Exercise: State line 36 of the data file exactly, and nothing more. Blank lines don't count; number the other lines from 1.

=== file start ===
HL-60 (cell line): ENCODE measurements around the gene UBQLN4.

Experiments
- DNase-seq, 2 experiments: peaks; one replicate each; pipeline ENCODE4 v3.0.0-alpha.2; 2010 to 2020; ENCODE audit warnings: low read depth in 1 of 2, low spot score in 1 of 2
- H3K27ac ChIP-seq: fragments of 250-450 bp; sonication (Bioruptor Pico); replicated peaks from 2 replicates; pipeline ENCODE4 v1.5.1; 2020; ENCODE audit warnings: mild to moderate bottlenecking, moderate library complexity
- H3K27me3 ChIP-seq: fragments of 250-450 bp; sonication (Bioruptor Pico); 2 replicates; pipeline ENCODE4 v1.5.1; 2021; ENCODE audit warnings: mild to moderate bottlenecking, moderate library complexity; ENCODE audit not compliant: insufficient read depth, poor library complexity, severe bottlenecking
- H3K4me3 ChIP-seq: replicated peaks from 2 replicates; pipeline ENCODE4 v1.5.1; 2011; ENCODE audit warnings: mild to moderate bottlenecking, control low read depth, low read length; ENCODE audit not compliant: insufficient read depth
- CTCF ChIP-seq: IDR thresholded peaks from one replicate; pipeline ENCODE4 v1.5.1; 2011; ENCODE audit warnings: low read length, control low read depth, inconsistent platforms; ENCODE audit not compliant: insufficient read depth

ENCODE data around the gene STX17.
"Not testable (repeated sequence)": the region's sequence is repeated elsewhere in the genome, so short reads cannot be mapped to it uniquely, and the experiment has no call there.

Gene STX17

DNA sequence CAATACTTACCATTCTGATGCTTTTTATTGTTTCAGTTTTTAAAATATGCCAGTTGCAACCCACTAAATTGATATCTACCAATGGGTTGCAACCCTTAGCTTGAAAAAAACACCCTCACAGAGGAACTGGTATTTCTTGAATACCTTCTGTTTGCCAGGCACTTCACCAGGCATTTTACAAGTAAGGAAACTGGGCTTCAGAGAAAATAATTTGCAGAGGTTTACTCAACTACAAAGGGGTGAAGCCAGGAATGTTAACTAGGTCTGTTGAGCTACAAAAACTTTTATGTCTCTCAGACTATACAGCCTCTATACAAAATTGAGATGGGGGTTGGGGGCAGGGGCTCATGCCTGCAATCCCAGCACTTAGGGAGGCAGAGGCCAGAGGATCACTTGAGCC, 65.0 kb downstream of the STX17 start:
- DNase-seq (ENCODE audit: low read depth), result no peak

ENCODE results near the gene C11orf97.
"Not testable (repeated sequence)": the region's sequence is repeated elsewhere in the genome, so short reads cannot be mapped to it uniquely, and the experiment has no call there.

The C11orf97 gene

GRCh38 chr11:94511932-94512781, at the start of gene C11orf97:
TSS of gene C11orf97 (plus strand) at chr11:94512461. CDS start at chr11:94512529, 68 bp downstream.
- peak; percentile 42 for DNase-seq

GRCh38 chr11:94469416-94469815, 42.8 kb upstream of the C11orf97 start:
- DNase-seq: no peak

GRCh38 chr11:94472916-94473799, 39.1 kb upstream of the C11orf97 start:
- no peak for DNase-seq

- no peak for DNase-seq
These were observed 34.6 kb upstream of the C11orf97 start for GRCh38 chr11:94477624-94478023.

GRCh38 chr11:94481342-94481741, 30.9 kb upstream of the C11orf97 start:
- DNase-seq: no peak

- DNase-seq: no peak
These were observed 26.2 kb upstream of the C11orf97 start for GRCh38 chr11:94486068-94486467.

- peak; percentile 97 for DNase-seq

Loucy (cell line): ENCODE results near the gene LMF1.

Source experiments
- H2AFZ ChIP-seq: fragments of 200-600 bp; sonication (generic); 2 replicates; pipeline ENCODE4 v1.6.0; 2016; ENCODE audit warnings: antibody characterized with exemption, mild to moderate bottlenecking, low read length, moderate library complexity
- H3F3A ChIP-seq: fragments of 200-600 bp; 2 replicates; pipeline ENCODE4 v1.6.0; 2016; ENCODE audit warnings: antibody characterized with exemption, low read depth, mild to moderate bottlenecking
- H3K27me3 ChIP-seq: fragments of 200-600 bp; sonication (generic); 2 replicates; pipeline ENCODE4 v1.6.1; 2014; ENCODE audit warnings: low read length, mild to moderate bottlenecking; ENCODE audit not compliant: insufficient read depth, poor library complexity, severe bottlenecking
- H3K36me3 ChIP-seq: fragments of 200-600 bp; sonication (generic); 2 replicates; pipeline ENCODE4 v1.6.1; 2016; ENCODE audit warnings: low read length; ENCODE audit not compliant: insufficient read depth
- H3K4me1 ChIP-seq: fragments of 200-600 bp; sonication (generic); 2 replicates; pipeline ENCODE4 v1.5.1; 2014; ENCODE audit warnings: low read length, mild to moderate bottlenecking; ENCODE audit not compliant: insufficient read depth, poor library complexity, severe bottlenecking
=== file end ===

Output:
- H3K4me1 ChIP-seq: fragments of 200-600 bp; sonication (generic); 2 replicates; pipeline ENCODE4 v1.5.1; 2014; ENCODE audit warnings: low read length, mild to moderate bottlenecking; ENCODE audit not compliant: insufficient read depth, poor library complexity, severe bottlenecking